Published by the
International Institute for Sustainable Development (IISD)
Vol. 8 No. 33
Tuesday, 27 January 2004
SIDS INTER-REGIONAL HIGHLIGHTS:
MONDAY, 26 JANUARY 2004
The Inter-regional Preparatory Meeting for the
Ten-year Review of the Programme of Action for the Sustainable
Development of Small Island Developing States (SIDS) opened today in
Nassau, Bahamas. In the morning, participants convened for the
opening ceremony, which included a welcome address, several opening
statements and a keynote speech. They also elected a Chair of the
Meeting, members of the Bureau and a drafting group. Additionally,
participants heard statements by Ministers and Heads of Delegation.
In the afternoon, participants engaged in two panel discussions on
new challenges and emerging issues, and implementing National
Sustainable Development Strategies (NSSDs). In the evening, the
drafting group met to begin consideration of the draft Strategy for
the Further Implementation of the Barbados Programme of Action (BPOA).
Marcus Bethel, Minister of Health and the
Environment of the Bahamas, welcomed all participants to the
meeting, which he said would finalize the global strategy for SIDS,
forge common priorities, and develop a blueprint defining SIDS
relationships with the international community.
Speaking for the Chair of the G-77/China, Jamal
Nasser Al-Bader, Qatar, said the review of the implementation of the
BPOA should embrace emerging socioeconomic issues, and noted that
this meeting presents a unique opportunity for SIDS to create a new
vision for the future.
José-Antonio Ocampo, Under-Secretary-General of
the UN Department of Social and Economic Affairs (DESA), described
the structural impediments faced by SIDS due to their small size,
limited resources, isolation and vulnerability. He expressed DESA’s
commitment to SIDS, underlined the importance of building on the
outcomes of the regional meetings, and stressed the value of meeting
the goals set out in Agenda 21, BPOA and the Johannesburg Plan of
Implementation (JPOI). He underscored the urgency of the issues to
be addressed in the panel discussions.
Anwarul Chowdhury, Secretary-General of the
International Meeting, urged a focus on environment, trade, finance,
governance and capacity building through strengthened partnerships
and genuine cooperation. He said attention should be given to
emerging issues including HIV/AIDS, use of information technology,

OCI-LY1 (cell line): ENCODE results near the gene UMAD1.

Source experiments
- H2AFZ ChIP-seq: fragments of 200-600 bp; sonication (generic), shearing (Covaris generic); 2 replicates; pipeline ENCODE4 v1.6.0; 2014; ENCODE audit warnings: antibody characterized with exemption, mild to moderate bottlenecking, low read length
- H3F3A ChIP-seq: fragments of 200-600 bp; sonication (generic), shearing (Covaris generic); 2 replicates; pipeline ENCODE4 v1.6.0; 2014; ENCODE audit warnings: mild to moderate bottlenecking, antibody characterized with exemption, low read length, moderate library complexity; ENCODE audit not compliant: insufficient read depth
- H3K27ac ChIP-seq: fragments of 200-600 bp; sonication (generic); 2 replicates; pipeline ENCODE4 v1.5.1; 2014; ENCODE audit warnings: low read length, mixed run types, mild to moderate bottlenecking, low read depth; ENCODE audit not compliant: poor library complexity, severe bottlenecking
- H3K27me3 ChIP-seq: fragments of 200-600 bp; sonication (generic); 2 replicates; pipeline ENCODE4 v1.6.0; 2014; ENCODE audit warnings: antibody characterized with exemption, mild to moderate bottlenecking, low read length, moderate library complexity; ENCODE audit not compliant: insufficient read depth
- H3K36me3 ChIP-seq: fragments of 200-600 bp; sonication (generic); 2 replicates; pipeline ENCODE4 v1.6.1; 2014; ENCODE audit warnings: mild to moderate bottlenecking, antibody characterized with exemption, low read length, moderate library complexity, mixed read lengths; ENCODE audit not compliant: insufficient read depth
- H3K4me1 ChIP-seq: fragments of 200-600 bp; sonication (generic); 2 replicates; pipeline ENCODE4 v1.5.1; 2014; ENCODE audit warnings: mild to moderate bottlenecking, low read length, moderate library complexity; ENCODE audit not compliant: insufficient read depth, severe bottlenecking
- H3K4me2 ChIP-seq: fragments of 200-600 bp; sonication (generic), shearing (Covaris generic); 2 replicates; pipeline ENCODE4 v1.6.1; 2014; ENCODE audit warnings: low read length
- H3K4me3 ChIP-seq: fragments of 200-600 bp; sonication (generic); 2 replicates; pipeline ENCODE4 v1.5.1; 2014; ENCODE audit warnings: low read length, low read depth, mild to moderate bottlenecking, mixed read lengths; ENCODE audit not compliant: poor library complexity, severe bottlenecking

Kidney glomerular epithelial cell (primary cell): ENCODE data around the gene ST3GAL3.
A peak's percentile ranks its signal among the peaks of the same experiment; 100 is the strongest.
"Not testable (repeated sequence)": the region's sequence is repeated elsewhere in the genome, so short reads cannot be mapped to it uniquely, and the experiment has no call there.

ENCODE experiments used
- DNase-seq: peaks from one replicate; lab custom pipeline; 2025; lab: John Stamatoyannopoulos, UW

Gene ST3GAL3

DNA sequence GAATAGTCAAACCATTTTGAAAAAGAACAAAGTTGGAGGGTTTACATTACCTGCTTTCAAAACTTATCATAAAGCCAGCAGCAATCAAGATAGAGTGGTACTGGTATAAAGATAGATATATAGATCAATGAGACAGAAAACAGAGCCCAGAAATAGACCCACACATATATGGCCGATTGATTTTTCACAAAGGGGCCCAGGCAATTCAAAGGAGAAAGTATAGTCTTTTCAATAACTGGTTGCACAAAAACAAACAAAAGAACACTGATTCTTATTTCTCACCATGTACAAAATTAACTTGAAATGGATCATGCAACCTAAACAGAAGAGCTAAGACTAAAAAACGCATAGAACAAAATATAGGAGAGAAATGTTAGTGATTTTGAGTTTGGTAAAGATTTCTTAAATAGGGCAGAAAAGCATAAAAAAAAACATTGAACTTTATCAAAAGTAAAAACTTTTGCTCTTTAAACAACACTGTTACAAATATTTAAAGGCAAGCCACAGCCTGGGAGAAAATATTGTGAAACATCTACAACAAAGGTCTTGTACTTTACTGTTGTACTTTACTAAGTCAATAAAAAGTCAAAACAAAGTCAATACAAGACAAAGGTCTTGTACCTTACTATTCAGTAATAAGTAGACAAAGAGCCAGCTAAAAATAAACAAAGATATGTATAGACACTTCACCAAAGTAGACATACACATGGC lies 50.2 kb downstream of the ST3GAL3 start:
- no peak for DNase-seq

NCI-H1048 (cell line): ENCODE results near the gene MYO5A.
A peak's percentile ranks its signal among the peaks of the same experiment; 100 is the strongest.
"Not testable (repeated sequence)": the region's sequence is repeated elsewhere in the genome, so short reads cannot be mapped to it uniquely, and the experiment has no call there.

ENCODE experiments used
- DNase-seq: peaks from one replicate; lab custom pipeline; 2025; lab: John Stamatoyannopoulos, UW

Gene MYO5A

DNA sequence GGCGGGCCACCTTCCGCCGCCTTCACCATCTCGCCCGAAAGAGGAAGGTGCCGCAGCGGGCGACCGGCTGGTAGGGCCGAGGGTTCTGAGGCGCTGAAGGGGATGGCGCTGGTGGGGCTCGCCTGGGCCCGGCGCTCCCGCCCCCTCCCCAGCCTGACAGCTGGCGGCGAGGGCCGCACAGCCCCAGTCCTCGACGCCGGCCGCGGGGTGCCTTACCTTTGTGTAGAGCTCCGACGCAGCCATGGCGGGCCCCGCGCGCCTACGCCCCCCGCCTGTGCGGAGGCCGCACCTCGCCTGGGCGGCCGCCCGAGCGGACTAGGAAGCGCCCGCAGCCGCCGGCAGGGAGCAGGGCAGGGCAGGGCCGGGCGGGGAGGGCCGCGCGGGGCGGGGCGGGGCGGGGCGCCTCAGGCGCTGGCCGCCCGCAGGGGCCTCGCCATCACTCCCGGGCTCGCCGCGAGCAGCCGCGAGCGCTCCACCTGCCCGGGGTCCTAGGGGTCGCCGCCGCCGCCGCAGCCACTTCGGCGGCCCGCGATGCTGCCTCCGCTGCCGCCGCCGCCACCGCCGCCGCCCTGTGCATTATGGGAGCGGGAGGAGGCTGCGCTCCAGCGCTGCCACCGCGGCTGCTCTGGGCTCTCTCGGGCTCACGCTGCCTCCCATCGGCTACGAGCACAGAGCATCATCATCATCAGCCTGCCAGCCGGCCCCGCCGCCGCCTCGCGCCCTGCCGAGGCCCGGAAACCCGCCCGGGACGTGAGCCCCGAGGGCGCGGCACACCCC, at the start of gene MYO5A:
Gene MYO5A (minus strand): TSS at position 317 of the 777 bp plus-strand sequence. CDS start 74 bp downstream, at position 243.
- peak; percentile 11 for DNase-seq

market access, and security issues, and underscored the need for an
effective monitoring strategy. Chowdhury urged delegates to be
realistic and practical to enable international support and
implementation, and said the work should reflect that SIDS are small
islands with big potential.
Rajesh Bhagawan, Minister of the Environment and
National Development Unit of Mauritius, speaking for the Alliance of
Small Island States (AOSIS), emphasized the importance of developing
a common SIDS position to form the basis of negotiations for the
International Meeting. He called for action-orientated outcomes, and
identified the need to address new and emerging challenges
including, inter alia, good governance, security, trade and
investment, health, enabling environments at the national and
regional level, sustainable capacity building, financial resources,
partnerships, and information for decision making.
Børge Brende, Minister of Environment of Norway
and Chair of the 12th session of the Commission on Sustainable
Development, said the International Meeting must create a new
platform for SIDS and the international community. He said the
process needs to inspire international action, generate more
political will, and define a clear set of priorities.
Julian Hunte, Minister of Foreign Affairs and
Foreign Trade of Saint Lucia and the President of the 58th session
of the UN General Assembly, said the meeting must give new momentum
to the sustainable development of SIDS, which can only be done if
participants give forthright assessments of priority issues. He said
action at the national and regional levels is important, but in
itself is insufficient to tackle critical issues such as market
access, natural disasters and HIV/AIDS.
In his keynote address, Perry Christie, Prime
Minister of the Bahamas, indicated that competing demands on the
policy agenda require a careful balancing of priorities. He said the
right approach, degree of commitment and spirit are needed by
participants to raise awareness of the salient points of the
meeting, and that particular attention is needed to increase
countries’ capacity to improve governance.
During the morning Plenary, participants elected
by acclamation Bahamas as the Chair of the Meeting, and a Bureau
with Belize, Mauritius and Tuvalu as its members. A drafting group,
tasked to prepare a draft Strategy for the Further Implementation of
the BPOA for consideration by the Plenary on Thursday afternoon, was
also elected by acclamation. This drafting group comprises Barbados,
Belize, Cape Verde, Cuba, Kiribati, Mauritius, Papua New Guinea,
Seychelles and Tuvalu. After being informed that full interpretation
services would be available the following day, delegates adopted the
Following consideration of organizational
matters, participants heard statements from Ministers and Heads of
Delegation. BELIZE noted progress made since the adoption of the
BPOA and highlighted continuing and new challenges faced by SIDS
including poverty, limited capacity, and economic vulnerability. He
said the International Meeting should lead to the attraction of
foreign investment and building of partnerships. Tuvalu, speaking
for the PACIFIC ISLANDS FORUM, said the International Meeting should
focus on creating a fairer international trade system, new
partnerships, enhanced regional cooperation, and time-bound goals,
and emerging issues such as HIV/AIDS and poverty.
NEW CHALLENGES AND EMERGING ISSUES: INTEGRATING
HUMAN AND SOCIAL DEVELOPMENT IMPERATIVES: Panel moderator Cletus
Springer, Saint Lucia, stressed the need for a strong focus on human
development that addresses issues of sustainable livelihoods,
poverty reduction, healthcare access, housing and employment.
Douglas Slater, Saint Vincent and the Grenadines,
discussed health issues, underlining the need for healthy
populations to ensure sustainable development. He described problems
and threats such as HIV/AIDS, SARS, West Nile Virus, agricultural
pests, and other issues including GMOs, sanitation, solid and liquid
waste disposal, and illicit drug production and use. Slater also
outlined social vulnerability issues including emigration, poverty,
security and crime, and cultural decay.
On gender issues, Moelagi Jackson, Samoa, called
for greater engagement of women in SIDS discussions and